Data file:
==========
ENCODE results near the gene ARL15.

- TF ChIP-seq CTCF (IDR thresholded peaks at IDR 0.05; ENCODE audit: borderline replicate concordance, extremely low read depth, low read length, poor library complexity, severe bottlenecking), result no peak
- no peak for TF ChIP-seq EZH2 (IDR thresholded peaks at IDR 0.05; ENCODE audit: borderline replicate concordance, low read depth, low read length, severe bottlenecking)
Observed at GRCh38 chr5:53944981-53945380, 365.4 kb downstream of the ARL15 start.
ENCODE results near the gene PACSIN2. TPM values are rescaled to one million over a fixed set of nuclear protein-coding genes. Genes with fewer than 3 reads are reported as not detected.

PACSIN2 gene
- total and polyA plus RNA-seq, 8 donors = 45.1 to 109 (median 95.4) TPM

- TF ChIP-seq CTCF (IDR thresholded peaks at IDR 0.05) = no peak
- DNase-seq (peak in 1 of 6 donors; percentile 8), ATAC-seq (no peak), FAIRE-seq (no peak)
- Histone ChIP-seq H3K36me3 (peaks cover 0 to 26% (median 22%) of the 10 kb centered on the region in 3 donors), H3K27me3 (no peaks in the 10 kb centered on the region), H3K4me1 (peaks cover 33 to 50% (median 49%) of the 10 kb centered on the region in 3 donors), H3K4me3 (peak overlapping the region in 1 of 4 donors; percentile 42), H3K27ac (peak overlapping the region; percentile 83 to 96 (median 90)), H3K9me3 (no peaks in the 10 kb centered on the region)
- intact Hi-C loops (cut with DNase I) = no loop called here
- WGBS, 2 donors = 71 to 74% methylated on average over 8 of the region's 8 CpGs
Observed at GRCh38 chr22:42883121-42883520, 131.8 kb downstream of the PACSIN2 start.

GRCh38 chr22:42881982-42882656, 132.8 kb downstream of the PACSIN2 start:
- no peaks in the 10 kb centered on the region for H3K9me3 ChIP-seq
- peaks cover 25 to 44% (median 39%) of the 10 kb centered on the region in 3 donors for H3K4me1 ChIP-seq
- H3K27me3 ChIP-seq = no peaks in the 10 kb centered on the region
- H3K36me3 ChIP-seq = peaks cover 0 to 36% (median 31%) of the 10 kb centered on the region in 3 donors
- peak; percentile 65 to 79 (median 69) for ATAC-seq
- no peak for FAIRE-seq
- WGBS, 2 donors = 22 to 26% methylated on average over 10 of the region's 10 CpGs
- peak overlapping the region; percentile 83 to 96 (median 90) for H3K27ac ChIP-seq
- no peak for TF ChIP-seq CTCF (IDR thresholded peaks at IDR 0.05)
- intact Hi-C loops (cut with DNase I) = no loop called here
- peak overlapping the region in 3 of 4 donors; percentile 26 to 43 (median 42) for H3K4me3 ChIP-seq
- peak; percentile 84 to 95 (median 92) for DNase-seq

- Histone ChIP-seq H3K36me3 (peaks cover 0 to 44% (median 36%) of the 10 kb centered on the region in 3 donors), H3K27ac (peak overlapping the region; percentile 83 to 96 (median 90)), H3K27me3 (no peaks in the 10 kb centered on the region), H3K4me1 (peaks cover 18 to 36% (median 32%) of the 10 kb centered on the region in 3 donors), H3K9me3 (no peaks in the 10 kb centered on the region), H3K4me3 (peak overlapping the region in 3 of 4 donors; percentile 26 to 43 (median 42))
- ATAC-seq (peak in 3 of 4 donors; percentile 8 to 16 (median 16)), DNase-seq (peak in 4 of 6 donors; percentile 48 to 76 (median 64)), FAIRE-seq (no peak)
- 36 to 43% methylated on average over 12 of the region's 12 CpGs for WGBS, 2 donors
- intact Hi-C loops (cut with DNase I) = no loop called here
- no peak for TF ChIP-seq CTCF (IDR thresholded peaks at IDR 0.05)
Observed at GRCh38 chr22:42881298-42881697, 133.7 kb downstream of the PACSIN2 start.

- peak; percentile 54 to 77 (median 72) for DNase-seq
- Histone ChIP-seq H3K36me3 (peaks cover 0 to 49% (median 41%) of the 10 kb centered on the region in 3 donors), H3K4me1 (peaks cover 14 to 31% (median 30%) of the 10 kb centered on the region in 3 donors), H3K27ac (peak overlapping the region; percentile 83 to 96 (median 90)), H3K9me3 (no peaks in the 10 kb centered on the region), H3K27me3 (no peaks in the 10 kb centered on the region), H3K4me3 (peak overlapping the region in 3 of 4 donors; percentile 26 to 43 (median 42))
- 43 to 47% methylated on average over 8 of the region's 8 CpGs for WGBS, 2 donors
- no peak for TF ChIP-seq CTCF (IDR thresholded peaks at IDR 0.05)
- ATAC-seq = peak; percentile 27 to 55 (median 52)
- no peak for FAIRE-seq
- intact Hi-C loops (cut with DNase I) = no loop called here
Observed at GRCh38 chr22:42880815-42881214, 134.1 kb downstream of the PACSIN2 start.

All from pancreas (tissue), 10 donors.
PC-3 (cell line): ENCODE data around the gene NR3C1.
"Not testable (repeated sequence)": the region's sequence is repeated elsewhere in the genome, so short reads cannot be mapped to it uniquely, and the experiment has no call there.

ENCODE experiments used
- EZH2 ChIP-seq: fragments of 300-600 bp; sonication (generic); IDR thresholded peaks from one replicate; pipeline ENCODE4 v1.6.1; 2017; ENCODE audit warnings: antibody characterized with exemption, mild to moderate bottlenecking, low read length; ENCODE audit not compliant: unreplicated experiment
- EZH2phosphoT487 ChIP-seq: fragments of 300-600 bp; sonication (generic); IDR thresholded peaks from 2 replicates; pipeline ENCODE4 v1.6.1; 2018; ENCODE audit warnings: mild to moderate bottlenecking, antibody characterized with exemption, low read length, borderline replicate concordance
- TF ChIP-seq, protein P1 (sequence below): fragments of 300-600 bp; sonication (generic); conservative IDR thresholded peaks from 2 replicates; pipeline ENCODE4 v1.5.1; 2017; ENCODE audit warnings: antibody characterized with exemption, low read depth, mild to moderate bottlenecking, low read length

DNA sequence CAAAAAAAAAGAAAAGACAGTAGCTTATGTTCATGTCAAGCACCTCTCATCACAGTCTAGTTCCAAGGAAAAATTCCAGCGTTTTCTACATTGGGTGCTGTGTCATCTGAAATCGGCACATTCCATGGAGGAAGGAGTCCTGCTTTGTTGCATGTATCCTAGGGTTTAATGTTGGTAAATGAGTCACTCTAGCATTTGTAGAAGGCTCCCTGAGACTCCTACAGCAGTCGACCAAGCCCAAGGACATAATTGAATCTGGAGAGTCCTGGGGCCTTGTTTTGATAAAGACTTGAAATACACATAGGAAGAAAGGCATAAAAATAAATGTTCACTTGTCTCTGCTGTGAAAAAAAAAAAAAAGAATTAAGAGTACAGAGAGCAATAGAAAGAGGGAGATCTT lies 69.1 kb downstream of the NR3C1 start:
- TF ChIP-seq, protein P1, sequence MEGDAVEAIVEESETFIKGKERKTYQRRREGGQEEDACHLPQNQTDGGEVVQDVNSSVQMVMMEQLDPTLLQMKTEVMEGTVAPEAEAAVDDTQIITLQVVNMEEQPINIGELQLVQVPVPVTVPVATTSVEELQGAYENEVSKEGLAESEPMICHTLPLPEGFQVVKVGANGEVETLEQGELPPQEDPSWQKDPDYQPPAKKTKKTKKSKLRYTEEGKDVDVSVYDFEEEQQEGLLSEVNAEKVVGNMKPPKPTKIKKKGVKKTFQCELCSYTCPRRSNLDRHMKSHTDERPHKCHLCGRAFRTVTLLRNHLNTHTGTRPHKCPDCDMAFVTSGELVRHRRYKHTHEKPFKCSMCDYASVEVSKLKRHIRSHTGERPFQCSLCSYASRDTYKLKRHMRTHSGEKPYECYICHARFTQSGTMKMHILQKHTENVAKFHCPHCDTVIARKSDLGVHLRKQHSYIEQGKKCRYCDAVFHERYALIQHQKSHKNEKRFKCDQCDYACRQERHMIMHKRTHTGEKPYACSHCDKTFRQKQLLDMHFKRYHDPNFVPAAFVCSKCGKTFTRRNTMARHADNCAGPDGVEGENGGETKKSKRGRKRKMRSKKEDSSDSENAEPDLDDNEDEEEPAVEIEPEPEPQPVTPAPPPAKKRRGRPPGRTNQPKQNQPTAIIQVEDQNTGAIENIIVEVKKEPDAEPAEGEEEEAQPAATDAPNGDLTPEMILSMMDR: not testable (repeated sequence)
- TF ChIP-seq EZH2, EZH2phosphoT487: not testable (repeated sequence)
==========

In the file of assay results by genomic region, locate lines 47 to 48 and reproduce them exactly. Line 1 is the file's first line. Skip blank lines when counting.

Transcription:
- TF ChIP-seq, protein P1 (sequence below): fragments of 300-600 bp; sonication (generic); conservative IDR thresholded peaks from 2 replicates; pipeline ENCODE4 v1.5.1; 2017; ENCODE audit warnings: antibody characterized with exemption, low read depth, mild to moderate bottlenecking, low read length

DNA sequence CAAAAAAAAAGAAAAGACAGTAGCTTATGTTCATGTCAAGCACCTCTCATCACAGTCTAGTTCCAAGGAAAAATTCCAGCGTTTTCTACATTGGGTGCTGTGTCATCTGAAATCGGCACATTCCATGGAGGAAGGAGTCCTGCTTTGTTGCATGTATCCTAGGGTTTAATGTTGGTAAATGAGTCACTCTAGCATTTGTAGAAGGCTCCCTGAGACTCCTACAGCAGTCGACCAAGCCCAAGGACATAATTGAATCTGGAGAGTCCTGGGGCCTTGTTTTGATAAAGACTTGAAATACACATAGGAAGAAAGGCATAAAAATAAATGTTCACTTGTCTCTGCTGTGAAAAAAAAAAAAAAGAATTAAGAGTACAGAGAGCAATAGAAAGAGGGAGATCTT lies 69.1 kb downstream of the NR3C1 start: